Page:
Newspaper Page Text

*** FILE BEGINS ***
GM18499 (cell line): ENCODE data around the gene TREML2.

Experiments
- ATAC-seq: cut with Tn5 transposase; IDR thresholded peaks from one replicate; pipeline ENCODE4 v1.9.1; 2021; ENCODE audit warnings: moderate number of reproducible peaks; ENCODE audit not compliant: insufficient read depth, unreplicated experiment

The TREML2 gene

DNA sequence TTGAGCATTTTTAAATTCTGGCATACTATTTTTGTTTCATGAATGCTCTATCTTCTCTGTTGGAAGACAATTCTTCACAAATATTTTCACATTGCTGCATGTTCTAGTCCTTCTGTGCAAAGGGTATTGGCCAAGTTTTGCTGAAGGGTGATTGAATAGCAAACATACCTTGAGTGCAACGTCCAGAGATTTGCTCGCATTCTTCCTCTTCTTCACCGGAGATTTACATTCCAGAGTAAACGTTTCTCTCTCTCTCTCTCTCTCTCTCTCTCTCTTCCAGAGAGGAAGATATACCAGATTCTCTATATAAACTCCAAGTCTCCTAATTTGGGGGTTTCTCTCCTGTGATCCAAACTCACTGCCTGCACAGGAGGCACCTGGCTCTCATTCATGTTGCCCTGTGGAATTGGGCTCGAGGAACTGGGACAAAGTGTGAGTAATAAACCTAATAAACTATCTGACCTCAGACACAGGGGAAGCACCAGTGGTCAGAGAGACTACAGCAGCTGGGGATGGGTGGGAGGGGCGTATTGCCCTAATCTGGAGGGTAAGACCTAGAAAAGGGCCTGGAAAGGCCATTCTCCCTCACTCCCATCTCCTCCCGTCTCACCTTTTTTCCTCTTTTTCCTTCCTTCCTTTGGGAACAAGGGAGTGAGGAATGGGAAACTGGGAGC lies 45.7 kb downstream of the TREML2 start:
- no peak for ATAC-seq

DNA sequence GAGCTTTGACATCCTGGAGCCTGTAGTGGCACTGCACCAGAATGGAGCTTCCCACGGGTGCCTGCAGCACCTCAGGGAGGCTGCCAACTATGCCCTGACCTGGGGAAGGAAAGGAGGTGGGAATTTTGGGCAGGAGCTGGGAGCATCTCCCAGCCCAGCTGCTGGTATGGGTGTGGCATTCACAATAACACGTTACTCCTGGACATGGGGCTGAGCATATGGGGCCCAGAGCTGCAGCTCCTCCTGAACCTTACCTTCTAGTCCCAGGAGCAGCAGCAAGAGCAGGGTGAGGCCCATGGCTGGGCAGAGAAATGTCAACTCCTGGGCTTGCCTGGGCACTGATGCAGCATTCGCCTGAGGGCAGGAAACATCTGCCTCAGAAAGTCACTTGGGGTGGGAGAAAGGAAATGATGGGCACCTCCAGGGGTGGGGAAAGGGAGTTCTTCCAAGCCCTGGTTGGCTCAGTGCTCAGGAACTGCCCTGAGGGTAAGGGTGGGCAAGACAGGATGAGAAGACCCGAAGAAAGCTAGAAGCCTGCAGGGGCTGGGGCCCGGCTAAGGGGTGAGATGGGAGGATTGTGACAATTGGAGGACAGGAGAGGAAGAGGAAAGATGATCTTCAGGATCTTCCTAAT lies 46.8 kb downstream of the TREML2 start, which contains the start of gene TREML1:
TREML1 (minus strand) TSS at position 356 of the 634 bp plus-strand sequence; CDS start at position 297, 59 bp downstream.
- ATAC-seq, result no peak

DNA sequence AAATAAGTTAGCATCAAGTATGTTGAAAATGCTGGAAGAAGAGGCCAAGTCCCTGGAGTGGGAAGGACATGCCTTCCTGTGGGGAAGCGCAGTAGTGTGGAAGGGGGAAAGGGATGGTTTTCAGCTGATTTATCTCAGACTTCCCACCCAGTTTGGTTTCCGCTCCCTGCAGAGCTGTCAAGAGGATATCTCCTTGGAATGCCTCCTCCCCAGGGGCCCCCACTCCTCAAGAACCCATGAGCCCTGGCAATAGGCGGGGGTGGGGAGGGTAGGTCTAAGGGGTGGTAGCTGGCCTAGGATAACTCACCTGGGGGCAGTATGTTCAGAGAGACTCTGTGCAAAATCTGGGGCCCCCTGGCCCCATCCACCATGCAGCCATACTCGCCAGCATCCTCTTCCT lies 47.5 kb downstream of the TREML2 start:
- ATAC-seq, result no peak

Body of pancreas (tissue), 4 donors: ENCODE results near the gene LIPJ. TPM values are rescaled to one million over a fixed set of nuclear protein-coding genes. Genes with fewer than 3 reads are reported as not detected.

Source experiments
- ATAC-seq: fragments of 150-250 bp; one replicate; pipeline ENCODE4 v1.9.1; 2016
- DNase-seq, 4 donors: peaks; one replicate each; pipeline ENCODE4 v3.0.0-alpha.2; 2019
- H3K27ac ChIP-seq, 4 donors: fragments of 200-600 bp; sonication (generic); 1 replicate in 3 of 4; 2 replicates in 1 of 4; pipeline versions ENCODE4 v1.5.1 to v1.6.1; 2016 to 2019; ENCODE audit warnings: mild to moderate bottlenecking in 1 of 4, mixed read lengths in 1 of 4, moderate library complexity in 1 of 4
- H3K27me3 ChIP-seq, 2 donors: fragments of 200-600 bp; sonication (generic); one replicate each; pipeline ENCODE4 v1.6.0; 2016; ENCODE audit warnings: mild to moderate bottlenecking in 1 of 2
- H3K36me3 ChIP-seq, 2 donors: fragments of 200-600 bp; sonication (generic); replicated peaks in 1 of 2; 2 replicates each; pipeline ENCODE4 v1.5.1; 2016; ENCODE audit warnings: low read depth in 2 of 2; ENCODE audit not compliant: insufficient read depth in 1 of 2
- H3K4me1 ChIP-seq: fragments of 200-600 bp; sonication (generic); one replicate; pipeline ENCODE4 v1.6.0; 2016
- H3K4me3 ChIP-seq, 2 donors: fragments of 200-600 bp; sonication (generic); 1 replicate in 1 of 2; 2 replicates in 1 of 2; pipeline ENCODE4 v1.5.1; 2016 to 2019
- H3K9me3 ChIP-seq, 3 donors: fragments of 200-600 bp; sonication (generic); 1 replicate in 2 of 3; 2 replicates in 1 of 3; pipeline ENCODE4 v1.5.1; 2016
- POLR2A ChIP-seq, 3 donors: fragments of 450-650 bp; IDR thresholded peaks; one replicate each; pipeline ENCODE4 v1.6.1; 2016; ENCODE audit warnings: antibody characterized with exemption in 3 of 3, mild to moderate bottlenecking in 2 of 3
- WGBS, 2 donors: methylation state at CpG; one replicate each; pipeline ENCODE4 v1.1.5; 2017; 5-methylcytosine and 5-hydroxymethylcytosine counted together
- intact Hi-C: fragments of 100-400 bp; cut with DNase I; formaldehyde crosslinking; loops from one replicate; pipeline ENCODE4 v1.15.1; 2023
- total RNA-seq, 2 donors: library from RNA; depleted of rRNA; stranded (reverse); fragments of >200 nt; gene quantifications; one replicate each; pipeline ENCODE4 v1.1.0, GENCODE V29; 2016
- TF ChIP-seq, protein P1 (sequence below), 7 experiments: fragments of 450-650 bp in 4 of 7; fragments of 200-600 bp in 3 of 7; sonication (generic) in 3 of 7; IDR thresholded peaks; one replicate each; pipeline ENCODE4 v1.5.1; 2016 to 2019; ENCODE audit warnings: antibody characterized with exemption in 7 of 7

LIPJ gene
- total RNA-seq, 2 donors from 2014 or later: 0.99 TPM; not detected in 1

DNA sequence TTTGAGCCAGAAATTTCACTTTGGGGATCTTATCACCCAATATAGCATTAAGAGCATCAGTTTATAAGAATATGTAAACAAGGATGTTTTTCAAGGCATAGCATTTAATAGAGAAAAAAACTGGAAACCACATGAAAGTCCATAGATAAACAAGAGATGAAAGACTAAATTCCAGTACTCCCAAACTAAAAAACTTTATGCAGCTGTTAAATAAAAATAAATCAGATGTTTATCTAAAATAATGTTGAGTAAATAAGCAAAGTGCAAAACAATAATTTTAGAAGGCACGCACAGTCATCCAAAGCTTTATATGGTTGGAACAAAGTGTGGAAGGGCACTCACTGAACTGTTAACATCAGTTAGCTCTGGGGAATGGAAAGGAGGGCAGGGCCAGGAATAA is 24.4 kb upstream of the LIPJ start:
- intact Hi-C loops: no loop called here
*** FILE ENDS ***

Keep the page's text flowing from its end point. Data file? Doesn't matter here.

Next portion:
: Grandmother | By ANNE O’HAGAN (Copyright, The Frank A. Munsey Oft.) Old Mrs. Doherty’s eyes had look*s3 on sorrow, but always dauntlessiy. Thus It happened that their hum«Sf was as undimmed, their friendllnew as unquenehed, at seventy as half O century earlier. Out of a network wrinkles they sparkled their blue luster heightened by tfa® parchment lyiownness of her w 7 eatfe®f*> beaten skin. And whenever they dwcts upon her grandson, Larry Doherty, they took a new depth of kindness aaO brightness. She accounted herself a very lccfisf woman, she was wont to tell toes’ neighbors. To be sure, her husband, when they had been married only ffi little over a year, had been killed iffi an explosion in the old country; but hT> had left her Larry, her own sea Larry, the baby in arms, who had grown to be the best and most stal wart of sons. She dwelt upon Larry’s memory with great tenderness, for h© was only a memory these many year*) now. The ship that was bearing hiifl to America with his mother, his pretty wife, and their rosy children, had been wrecked on the Banks, Only on© of the lifeboats had ever been heard of again. That one a schooner from Falmouth Cape had sighted and saved; and on it was old Mrs. Doherty with her youngest grandchild, the baby Larry, in her arms. To some the chronicle would not have seemed one of good fortune; but Mrs. Doherty translated calamity to blessing in her own fashion. She was a busy creature even after the dreadful struggle of her early rears in the new country was past. Her cabin on the bill slione with a cleanliness matching that of her New England neighbors. She was a dairy woman of note, albeit but two cov/ffl iomposed her stock. She had a chick in yard screened from her small vege table patch and flower bed. Larry, of course, bad no conception* »f the fact that she was a miracle iinong grandmothers, but he loved her and depended upon her and itoposetSl upon her and took her as an ©very lay matter—until the Downing© came to Falmouth Cape. Then his eyes were opened to the fact that liis relative was not as other women are. Myrtle Down ing, blonde, given to giggling, and ad mitting twenty-three years, enlightened aim. “My!” she said, when their acquaint ance had progressed to the point of personalities, “ain’t your grandma funny?” “What’s funny about her?” demand id Larry, startled as if it had been suggested to him that some fact of nature was out of the natural order. “Now 7 , who did you ever see dress like that?” retorted Myrtle unanswer ably. Whereupon Larry, recalling the dif ference between the customary dress jf the community and the neat peas ant garb which his grandmother hud lever discarded, blushed for her. Later le sought with gifts to beguile her into i fashion which Miss Downing assured bim was correct Mrs. Doherty was outwardly grate ful, though unbeguiled. To herself she said shrewdly and sadly: “He niver found out for himself vhat I was wearin’. No! An’ it’s lit tle he’d have cared for annywan’s jellin’ him, unless —unless” —she sighed leavily. “Well, I could have wished It another!” And the more Larry’s grandmother jaw of Miss Myrtle Downing, the more, jhe wished that it might have been an other. She was much alone in her cabin luring tlie days of Larry’s wooing; and the light went out of her eyes as It had never gone in ail the year® ©I Per labor and sorrow. “It’s not his leavin’ me for another," 1 she tised to assure some inward ac cuser. “Lord save us, didn’t I see me own do that, an’ have joy wid Mm? But this girl—this baggage—what does she know 7 about carin’ ? He’ll niver to© happy wid her —her an’ her curls F* It was Myrtle’s obviously artificial ringlets to which the old woman took the most violent objection, making them the scapegoat, as it were, for all the girl’s shallowness and shujua. Once, in a desperate moment, tt© made the mistake that wiser ones than she have made. She spoke contemptu ously of her grandson’s sweetheart; she besought him to give Myrtle Ufi. And she accomplished nothing hut tfw erecting of a wall of silence and an tagonism between herself and the toss for whom she lived. And so it finally came about that all© heard from the neighbors and not from himself of his contemplated marriage. Mrs. Downing, it was reported, had be wailed the approaching nuptials. “Tke Dohertys were no match for the Down ings,” she had lamented. Now, though she knew that love would do strange things to the young - , blinding them to the beauty of old ways and bidding them shut the win dows upon peaceful old outlooks, still, the stricken grandmother never doubt ed Larry’s intentions toward herself. Never, she knew 7 , would it occur t<? him to turn her adrift in her old age. But she herself, could she stay where alien eyes looked coldly upon'her? . “But if I go an’ live by inesilf,” sit* said, “they’ll say he turned me out, they’ll misjudge the poor, foolish boy. An’ If I go, who’s to take care of him' —for that baggage hasn’t It in her. ’Deed, an’ she doesn’t make him happy even now”—w 7 hich was true enough, as the most casual could observe. Myrtle, aiming at the witcheries of coquetry, achieved pertness and a habit of nagging, and kept her lover in a state of irritation far enough re moved both from the blissful uncer tainty which she intended and the comfortable assurance which he re garded as his right. By and by the March gales began to heat along the coast. The waters of the hay rose and lashed themselves with oceanic fury. The winds threat ened the houses, the piers, the railroad. One morning there came a telephone report to the station that the trains from the region w 7 est of Falmouth Cape would he unable to reach the cape sta tion and to go on to Falmouth Town on the other side of the bay. Floods had washed away bridges and road beds in the interior, and for 48 hours, at least, there w ; ould be no traffic. Fal mouth Cape settled itself to the ex cited security of a mere watcher of calamities; but in two hours it ceased even to watch, for the storm had wrought havoc with the telephone wires, and it was cut off from the world. Two things drove Larry stubbornly so town that morning. One was a boy ish pride in the fact that he had never missed a day’s work since he ob tained a position; the other was that Myrtle had been uncommonly trying the night before with her weak co quetries and her bad temper, and he wished to escape her neighborhood for a while. He harnessed the old horse, wrapped himself well, and drove across the road bridge that paralleled the railroad bridge across the bay and Into Falmouth Town. In the afternoon the section of the road bridge next to Falmouth Cape succumbed to the strain of the winds and the rising billows. Crackling and crashing, it was swept away, and the flooring of the structure terminated abruptly over the seething, tar-black waters an eighth of a mile from the cape shore. The arch still stood, and the wooden girders on which the floor ing had been laid. All that afternoon Mrs, Doherty cushed about beseeching some one to ?o and save her boy. Every one an swered that her boy would not at tempt to make the journey home that evening. In the morning, perhaps, the wires would be working again, and the town end of the bridge could be warned of the damage at the cape end. A.ny way, they said, there was no practicable way of reaching her grand son. Myrtle, to whom the old woman went in final appeal, scoffed at the no ;ion of Larry’s attempting to return n the evening. “He wouldn’t be such a fool!” she said conclusively. “Fool?” cried his grandmother, in mguish and exasperation. ’Tis us that snows the bridge is broke, not him. Ml was safe an’ well whin he went aver this mornin’. Why wouldn’t he je cornin’ home tonight? He’ll start, ill in the dark an’ the wind, an’ he’ll Irive, an’ there’ll be no seein’ the end, in’ —are ye goin’ to do nothin’ at all, it alir “What could I do?” demanded Myrtle, sullen, but sufficiently reason ible. “If It was the man I was goin’ to marry,” declared the old woman, with red spots In the wrinkled hollows of tier cheeks, and glittering points In tier eyes, ‘Td crawl along the broken wood, over the pillars there, till I "ould reach the boarded part of the bridge. An’ thin I’d walk an’ run, an’ run an’ walk, till I came to Falmouth Town, an’ there I’d stand to wait an’ warn him!” “La, Mrs. Doherty, yon certainly do make me tired,” retorted Myrtle. “I ain’t so dead set on keepln’ a beau as you’d be, if you had one!” Something in the brutal egotism | which she had uncovered silenced Mrs. Doherty. She started and shook her head in dumb uncomprehension, then turned and walked back to the cabin. “Maybe I was meant for the say, fifther all,” she said, as she moved about putting the cabin to rights. Then she went out, a quaint and sturdy fig ure with her tight, white cap, her short, quilted skirt, and her red shawl crossed on her bosom aDd tied at her waist in the back. Down to the place where the bridge had been she trudged. f| Later, one of the cape children came 1 home screaming that old Mrs. Doherty | was crawling along the girders that ? remained on the demolished section of ij the bridge — he had seen her red shawl. jj '»*•*• * • 1 “A nice notion of lovin’ you’ve got,” | stormed Myrtle, angry tears in her I eyes. “Throwin’ me over for an old woman —an old scarecrow 1 Some girls wouldn’t put up with it! They’d make Iyou suffer, you an’ her, too. But I won’t. I don’t believe I could have brought myself to marry you, any way. ; Don’t talk to me! I don’t want to hear j any more about the wind an’ the i blackness an’ the water, an’ how the voice was like a ghost’s or a banshee’s 1 ■ She’s been savin’ your life ever since I you were a baby, an’ you’re goin’ to | make her happy as long as she lives? ] Well, she’ll live forever, an’ get more | an’ more unreasonable every minute, 1 an’ I hope—” j She broke off. Down the road a cheerful old laugh was sounding in the j spring sunshine. Larry turned from ■ her to listen to it, his eyes alight. A mellow old voice spoke. “Ah, there was small danger afther iill, ma’am! Thirn that’s born for hangm’ ye can’t drown, ye know l t Sure 1 was safe enough; but Larry— l ue migha’t have beea 1” •ROAD 7 BUILDIMG FACTORS IN ROAD BUILDING A' Necessity Emphasized in Giving Great est Consideration to Aii Local Conditions. (Prepared by the United States Depart ment of Agriculture.) Theory is simply the sign post that points the way in road building, while judgment is the vehicle on which the journey is dependent, says a pub lication on “The Design of Public Roads” by the United States depart ment of agriculture. The publication emphasizes the necessity of giving the greatest con sideration to all local factors in road construction. In order to furnish the kind of roads that a community wants and to furnish them with the least possible drain on the public treasury, the person who designs them must he thoroughly familiar with local condi tions and must possess the judgment • necessary to weigh the importance of all considerations. The publication makes no attempt to state definite and exact rules for designing roads to suit every locality but takes up sep arately the important features of the problem with a view to showing the variations in current practice and the Influence of some special conditions with regard to each feature. In order to select the type of sur face best adapted to the need of a particular road, it is necessary to con sider first, the class of traffic to W’hlch the road will be subjected, and second, to compare the estimated ulti mate cost of the different surface types which would be capable of sat isfactorily caring for that particular class of traffic. The number of roads for which accurate traffic and effi ciency records have been kept Is said to be Insufficient to warrant definite conclusions as to the best type for any particular class of traffic, but the following summary is said to contain about as definite information on this point as can be drawn from available records. (a) Earth roads, when properly maintained, are satisfactory in dry weather for a light volume of all kinds of highway traffic. (b) Sand-clay roads are the 'same as earth roads, except that the sur facing material has been selected care fully with a view to increasing the stability of the surface in both wet and dry weather. They are satisfac tory for a moderate traffic of horse drawn vehicles and a light traffic of automobiles. They seldom are satis factory for even a light traffic of heavy trucks unless the roadbed ma terial Is very stable. (c) Gravel roads, when well built, are satisfactory for a heavy traffic of Brick or Concrete Roads Are Econom ical if There Is Considerable Heavy Traffic. horse-drawn vehicles, a light traffic of automobiles, and a light traffic of heavy trucks. (d) Water-bound macadam roads are adapted to the same general char acter of traffic as gravel roads. (e) Surface-treated macadam roads are adapted especially for a heavy traffic of automobiles. They also are satisfactory for a light traffic of horse-drawn vehicles and heavy trucks. In all cases they require con stant maintenance. (f) Bituminous roads are suitable for a heavy traffic of both automobiles and horse-drawn vehicles and a mod erate traffic of heavy trucks. (g) Concrete roads are adapted to the same general class of traffic as bituminous roads, and generally are capable of withstanding the traffic of somewhat heavier vehicles without in jury. (h) Brick roads are adapted to the same general class of traffic as con crete roads. Either brick or concrete roads, however, may he economical for only moderate traffic where other road-building materials are scarce. COSTS LITTLE TO FIX ROADS Expense of Beautifying Highway in Front of Farm Buildings Is Com paratively Small. It costs comparatively little to fix up, or even beautify the road in front of the farm buildings—and how much it helps the looks and general appear ance of the place! It costs hut little more to have the road so far as it bor ders the farm not only free from un sightly weeds and rubbish, but well graded. _ LODGE DIRECTORY WINSLOW LODGE NO. 536 B. P. 0. E. Meets every Thursday at 8 p. m. at Elks’ hall E. B. Hebert, E. R. Obra Gray, Sec’y. ~~ D. & A. M. Regular meeting second Tues day each month. All sojourning brothers cor dially invited. J. H. Gibson, W. M. B. F. Doolktle, Sec’y. TEMPLE CHAPTERNO.B,R.A.M. Meets every Second and Fourth Saturday. Visiting breth ren always welcome. James Claffey, H. P. Joe. R. Hunter, Sec. Mrs. Oscar Jones, Teacher of Vocal Also open for engagements to sing at public entertainments or private parties. 311 W. Fourth. Phone 4 Geo. Cosby, General Mason and * Contractor. MANTELS A SPECIALTY. Address Box 315. ELECTRIC FIXTURES And Appliances. Wiring, Repairing. PACKARD LAMPS. D. E. Jeffrey. Telephone 13. Get the Habit. If you are not already a subscriber for the Winslow Mail it is time you were, and the new year is the time to start. If you are a subscriber, why not sub scribe for a copy for the folks back home, which will be the same as a weekly letter for them. Let them know what kind of a town you are living in. Get the habit of patronizing home in dustries, not alone for your merchandise, but for your printing. The Winslow Mail is just as well equipped to do job work as any print shop in Northern Arizona. Why send the work out of town? SUBSCRIPTION PRICE: One Year,.... $2.00 Six Months,.... 1.00 Three Months, 50c. Save the eggs for meatless days. They are nourishing I ■ and economical in place of meat. II But eggs are net economical for cooking, and they are not necessary for satisfactory cooking results. Eggs are used in | m cooking for leavening and thickening. ■••• ■ The New Cooking Compound B gives the same thickening and leavening results as eggs at a ! ’ fraction of the cost. Try a package today for Muffins, Pancakes, W Waffles, Cake, Salad Dressing, Meat Loaf, Breaded Dishes, I v ■ Gravies, Desserts, or any recipe calling for whole egg. B 25 CENTS AT YOUR GROCER’S k-a I Richardson Bros., Winslow, Arizona, Distributors. Kingsbury- Haynes Brokerage Co., Dallas, Texas, State Representatives. J. F. MAHONEY ’ V Notary Public. % REAL ESTATE and INSURANCE. Buy lots now in the Mahoney and Camp bell Additions. Lots sold on easy installment plan. Guaranteed title given purchaser.